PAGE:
How Do We Guide a Student Teacher in a Year When We Are All Still Learning?

As a cooperative teacher, my hope for my student teacher is the same one I carry for my students: a desire to teach something worth knowing, a hope that the intent and delivery are clear, and an inclination to inspire. These goals are muddied during remote teaching. 

And so, this year, like all teachers, I also ask that my student teacher is endlessly flexible, learns to navigate unclear waters, can juggle new grades and content, and learns how to run a classroom through a screen. She learns how to coax a student to participate, how to give surveys to find out what they are feeling when we can’t rely on body language or inflection, and how to create classroom culture when we aren’t together. 

Much of what is lost while hosting a student teacher remotely is obvious: there is no classroom management, we don’t need to practice routines, and we can’t see most of our students. There are a few in each class who keep their cameras on, but the core of teaching, the relationships, is just different in this landscape. Still there, but different. 

For example, this year, we celebrate the tiniest signs of engagement—a note in the chat, the camera on (pointed at the ceiling counts), or the offering of anything from their lives. Anything. We encourage and celebrate any part of the day that lets us know them better. For some kids, it’s answering the attendance question in the chat, for others it’s sharing through an email a story they are working on; still others share a drawing, or something about how stressed they are with the workload. Anything they give us is a gift. 

Because my student teacher and I don’t eat lunch together, with no hallway catch-ups, no way to stand and chat as the students enter the classroom, we fill our day with text messages, emojis to clearly articulate what was felt, and scheduled google meets to debrief or review the day’s lessons. To evaluate the lessons she will use for an observation, we talk at nine at night after my small children have gone to sleep and she’s had a chance to create the details to bring the material to life. Teachers often have trouble separating life from our work, but this year the lines are even more blurred. 

The advice I gave to my student teacher when the year started was that what really mattered, what she should focus on, was supporting them emotionally and to adjust if they needed it. That’s it. The learning would happen, I was sure of it, but what really worried me was if these kids would be okay. 

One year I had a student who moved into the district in the middle of the year and was clearly struggling. He would sulk into class, fold his arms, and audibly exhale most days. Every day I would kneel next to him and ask if he wanted to talk, if I could do something to help, ask about his day, and every day he would turn his body away from me and tell me to leave him alone. I tried to connect in all the ways I knew how, but he never budged. This felt like a failure all year long, but I still tried, still smiled at him, still hoped to crack that shell.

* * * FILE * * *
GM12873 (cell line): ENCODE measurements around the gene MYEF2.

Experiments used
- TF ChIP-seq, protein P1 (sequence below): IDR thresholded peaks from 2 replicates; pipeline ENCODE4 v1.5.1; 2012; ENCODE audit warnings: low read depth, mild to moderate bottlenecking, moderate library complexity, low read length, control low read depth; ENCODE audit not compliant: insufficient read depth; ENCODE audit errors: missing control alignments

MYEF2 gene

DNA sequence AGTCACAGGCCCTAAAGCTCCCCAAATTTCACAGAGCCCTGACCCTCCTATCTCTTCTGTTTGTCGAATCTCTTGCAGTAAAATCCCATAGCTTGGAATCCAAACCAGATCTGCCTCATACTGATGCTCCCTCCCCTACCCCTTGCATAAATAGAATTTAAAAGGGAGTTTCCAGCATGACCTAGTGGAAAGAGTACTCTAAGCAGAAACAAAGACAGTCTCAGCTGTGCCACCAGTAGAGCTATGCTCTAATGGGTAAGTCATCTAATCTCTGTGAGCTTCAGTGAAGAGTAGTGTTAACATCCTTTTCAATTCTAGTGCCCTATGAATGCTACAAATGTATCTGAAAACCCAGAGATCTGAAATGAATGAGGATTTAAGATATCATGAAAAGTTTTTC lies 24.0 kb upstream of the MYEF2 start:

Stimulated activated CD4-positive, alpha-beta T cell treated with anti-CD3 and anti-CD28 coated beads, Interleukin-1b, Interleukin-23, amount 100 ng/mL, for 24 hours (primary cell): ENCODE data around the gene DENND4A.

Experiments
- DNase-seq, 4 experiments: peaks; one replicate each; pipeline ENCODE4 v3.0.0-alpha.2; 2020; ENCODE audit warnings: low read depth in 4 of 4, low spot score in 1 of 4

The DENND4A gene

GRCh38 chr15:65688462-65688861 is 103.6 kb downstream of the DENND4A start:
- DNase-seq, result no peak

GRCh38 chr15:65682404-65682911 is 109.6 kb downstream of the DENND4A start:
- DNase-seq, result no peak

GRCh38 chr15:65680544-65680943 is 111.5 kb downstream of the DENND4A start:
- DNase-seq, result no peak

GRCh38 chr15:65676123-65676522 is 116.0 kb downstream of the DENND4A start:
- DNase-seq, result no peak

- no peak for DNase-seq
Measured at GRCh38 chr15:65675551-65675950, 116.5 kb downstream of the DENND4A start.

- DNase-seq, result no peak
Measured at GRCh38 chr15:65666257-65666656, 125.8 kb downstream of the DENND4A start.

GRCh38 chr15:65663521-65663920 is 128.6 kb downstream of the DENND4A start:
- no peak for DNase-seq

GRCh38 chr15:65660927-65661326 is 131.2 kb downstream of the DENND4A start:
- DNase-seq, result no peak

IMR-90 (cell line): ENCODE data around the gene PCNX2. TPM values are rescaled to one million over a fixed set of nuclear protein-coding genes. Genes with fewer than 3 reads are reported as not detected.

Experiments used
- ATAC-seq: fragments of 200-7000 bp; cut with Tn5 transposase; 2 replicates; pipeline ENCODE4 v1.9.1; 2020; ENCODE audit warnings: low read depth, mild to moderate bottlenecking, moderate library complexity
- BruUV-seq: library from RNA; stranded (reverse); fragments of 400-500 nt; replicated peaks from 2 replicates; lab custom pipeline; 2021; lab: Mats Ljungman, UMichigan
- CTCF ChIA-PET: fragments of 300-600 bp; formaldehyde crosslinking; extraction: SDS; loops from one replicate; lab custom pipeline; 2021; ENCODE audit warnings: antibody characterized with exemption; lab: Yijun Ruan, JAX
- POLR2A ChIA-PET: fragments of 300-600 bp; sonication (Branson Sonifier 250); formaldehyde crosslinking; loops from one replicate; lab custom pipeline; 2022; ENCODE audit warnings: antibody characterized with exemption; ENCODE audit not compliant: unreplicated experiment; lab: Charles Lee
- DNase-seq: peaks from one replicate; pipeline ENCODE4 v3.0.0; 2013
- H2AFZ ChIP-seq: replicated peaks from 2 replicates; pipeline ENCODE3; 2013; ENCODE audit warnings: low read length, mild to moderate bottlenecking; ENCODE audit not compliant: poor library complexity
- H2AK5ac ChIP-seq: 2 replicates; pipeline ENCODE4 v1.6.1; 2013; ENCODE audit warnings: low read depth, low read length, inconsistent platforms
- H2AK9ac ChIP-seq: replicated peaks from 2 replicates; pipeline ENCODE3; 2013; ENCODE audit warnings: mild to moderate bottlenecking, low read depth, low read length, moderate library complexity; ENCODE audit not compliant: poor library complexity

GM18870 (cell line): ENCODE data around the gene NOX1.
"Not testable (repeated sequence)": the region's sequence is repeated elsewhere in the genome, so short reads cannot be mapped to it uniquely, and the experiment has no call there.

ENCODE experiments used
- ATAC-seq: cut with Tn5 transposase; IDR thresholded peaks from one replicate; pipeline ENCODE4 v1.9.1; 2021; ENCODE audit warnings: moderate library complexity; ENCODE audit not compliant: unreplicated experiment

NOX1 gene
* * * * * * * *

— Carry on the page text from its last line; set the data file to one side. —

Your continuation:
At the end of the year, this boy wrote me a letter. In the letter, he said, “you were the one teacher who made this move easy, you were always there for me and cared about me when I had a problem even though I never talked about my feelings…thank you for showing up even if I did not want to open up.” 

I think about these words all the time, especially this year. 

What I hope my student teacher really learns is that as teachers, our most important job is to show up for all students. Some years that means giving them a safe place to eat lunch, other times it means writing them a letter to tell them that it gets better, or just saying their name and that you are happy to see them each time they walk into the classroom. This year, it means believing that what my former student said is true: we can make a difference by being there and showing that we care especially for the students who don’t feel safe enough to turn on their camera. For the ones who lack the confidence to hear their own voice and can more easily hide in this landscape. We have to believe that they are still listening. That even if they don’t complete every assignment, even if we can’t see it, they are listening and watching. Especially for those students, keep showing up. Because we can never know how we will affect the students in our class, and many of them will never tell us what impact we really made, but it’s possible that you were the one adult that child needed, and for that, it’s worth it.

When I am not teaching, I love reading and writing poetry, trying new vegan restaurants with my husband, spending time with family, and playing Settlers of Katan with my daughters.